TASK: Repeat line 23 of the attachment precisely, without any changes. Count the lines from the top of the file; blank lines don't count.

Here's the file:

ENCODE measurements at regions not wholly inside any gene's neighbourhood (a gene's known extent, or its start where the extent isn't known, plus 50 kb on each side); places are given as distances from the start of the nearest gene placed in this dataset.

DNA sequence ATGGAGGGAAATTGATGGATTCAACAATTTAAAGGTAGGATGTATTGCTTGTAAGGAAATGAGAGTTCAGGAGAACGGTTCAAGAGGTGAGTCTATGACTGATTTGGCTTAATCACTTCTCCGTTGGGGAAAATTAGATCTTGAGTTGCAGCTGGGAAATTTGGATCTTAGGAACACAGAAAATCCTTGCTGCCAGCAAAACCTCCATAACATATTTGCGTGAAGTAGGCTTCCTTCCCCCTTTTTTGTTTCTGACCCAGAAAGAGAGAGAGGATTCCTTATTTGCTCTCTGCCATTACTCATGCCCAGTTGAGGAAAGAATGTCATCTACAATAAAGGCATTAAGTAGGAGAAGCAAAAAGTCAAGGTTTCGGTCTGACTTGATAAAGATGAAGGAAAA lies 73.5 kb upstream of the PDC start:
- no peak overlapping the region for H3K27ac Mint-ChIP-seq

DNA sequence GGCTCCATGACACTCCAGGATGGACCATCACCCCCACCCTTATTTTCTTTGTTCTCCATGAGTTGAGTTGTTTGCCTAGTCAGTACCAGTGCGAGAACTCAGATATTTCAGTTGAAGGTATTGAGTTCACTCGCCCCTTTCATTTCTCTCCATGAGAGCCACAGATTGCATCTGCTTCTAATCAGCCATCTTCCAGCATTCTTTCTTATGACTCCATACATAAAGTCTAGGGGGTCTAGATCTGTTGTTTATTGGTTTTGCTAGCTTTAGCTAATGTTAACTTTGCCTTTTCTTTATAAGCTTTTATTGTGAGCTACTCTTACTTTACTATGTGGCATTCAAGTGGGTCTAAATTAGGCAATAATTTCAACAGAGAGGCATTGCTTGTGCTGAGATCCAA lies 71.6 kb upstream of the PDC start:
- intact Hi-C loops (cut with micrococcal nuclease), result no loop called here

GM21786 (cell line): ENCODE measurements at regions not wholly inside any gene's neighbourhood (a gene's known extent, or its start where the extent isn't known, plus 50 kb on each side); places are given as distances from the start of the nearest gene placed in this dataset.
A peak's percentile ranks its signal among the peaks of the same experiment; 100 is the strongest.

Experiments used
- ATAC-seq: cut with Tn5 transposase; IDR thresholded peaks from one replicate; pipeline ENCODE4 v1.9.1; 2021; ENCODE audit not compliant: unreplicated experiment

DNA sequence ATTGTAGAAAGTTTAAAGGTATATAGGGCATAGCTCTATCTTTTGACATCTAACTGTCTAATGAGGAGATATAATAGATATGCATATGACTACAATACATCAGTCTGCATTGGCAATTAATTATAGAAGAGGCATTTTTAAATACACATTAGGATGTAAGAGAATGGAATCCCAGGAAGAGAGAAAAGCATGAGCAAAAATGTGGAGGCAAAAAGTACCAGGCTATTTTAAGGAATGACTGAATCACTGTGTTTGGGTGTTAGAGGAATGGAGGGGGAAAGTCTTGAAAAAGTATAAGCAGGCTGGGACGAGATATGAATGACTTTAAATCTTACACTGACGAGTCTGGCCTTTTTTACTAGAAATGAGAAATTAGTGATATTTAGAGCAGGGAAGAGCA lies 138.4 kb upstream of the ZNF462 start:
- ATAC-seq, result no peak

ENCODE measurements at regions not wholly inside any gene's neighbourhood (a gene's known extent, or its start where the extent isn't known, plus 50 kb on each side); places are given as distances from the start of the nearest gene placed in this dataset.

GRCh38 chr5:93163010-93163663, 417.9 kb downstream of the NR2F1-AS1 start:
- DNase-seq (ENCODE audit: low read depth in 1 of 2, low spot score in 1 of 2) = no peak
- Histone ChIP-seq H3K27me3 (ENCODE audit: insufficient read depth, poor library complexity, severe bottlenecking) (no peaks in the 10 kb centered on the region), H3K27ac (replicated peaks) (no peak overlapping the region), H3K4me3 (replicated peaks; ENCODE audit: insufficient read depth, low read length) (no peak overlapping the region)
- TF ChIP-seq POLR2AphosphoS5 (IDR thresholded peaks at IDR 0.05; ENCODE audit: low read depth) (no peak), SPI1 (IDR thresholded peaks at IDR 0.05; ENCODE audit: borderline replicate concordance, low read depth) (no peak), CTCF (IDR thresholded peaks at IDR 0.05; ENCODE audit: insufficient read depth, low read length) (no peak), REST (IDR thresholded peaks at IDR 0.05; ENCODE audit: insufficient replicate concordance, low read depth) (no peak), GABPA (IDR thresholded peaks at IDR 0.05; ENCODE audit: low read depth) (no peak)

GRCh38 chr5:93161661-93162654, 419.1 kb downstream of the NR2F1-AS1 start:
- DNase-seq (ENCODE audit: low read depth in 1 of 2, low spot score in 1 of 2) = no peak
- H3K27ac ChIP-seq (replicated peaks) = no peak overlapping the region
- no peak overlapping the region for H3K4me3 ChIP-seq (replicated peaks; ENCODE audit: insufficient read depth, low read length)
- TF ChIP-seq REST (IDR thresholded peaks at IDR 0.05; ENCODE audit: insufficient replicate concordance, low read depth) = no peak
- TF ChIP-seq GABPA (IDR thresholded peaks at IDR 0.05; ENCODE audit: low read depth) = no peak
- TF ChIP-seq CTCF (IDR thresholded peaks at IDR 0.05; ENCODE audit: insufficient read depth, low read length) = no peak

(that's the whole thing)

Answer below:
- TF ChIP-seq CTCF (IDR thresholded peaks at IDR 0.05; ENCODE audit: insufficient read depth, low read length) = no peak